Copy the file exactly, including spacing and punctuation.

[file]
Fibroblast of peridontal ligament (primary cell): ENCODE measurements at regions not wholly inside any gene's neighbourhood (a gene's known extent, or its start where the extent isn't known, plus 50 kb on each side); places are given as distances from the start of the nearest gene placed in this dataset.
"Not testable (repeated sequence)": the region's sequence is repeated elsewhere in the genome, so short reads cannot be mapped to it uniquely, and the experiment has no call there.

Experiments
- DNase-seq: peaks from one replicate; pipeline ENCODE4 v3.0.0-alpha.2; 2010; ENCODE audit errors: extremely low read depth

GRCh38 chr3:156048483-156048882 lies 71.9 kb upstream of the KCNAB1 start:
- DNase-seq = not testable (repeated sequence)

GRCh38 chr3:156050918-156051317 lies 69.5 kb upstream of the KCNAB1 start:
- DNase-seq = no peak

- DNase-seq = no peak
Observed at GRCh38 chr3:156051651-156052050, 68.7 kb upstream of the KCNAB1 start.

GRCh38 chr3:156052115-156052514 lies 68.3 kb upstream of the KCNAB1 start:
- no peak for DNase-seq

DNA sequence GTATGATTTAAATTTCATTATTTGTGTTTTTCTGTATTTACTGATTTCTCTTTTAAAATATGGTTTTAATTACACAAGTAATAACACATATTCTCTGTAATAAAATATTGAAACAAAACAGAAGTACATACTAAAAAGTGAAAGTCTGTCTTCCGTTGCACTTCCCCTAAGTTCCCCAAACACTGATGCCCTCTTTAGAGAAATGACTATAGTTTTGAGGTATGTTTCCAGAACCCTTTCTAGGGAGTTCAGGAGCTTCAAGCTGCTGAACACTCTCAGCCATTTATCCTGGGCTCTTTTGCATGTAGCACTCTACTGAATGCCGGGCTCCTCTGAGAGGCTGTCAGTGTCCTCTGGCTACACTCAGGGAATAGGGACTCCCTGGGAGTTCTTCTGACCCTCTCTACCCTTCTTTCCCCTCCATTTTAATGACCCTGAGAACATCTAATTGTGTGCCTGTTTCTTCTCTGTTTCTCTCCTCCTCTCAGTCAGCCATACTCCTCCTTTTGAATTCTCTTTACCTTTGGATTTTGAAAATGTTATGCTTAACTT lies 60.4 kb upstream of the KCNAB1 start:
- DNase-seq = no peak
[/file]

Fibroblast of peridontal ligament (primary cell): ENCODE measurements at regions not wholly inside any gene's neighbourhood (a gene's known extent, or its start where the extent isn't known, plus 50 kb on each side); places are given as distances from the start of the nearest gene placed in this dataset.
"Not testable (repeated sequence)": the region's sequence is repeated elsewhere in the genome, so short reads cannot be mapped to it uniquely, and the experiment has no call there.

Experiments
- DNase-seq: peaks from one replicate; pipeline ENCODE4 v3.0.0-alpha.2; 2010; ENCODE audit errors: extremely low read depth

GRCh38 chr3:156048483-156048882 lies 71.9 kb upstream of the KCNAB1 start:
- DNase-seq = not testable (repeated sequence)

GRCh38 chr3:156050918-156051317 lies 69.5 kb upstream of the KCNAB1 start:
- DNase-seq = no peak

- DNase-seq = no peak
Observed at GRCh38 chr3:156051651-156052050, 68.7 kb upstream of the KCNAB1 start.

GRCh38 chr3:156052115-156052514 lies 68.3 kb upstream of the KCNAB1 start:
- no peak for DNase-seq

DNA sequence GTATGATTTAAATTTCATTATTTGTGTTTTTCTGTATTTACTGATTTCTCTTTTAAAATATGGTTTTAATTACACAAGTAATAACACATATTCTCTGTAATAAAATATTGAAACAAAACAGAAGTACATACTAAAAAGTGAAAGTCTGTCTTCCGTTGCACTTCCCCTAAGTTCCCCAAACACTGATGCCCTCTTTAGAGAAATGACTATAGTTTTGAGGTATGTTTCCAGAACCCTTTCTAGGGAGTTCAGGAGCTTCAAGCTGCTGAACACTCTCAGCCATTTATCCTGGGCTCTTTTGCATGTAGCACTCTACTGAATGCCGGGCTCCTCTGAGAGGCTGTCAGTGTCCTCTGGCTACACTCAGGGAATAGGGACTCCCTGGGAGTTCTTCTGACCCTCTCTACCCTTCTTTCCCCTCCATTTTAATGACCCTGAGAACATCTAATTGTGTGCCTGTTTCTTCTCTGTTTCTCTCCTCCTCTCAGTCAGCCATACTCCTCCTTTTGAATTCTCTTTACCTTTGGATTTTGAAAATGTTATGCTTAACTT lies 60.4 kb upstream of the KCNAB1 start:
- DNase-seq = no peak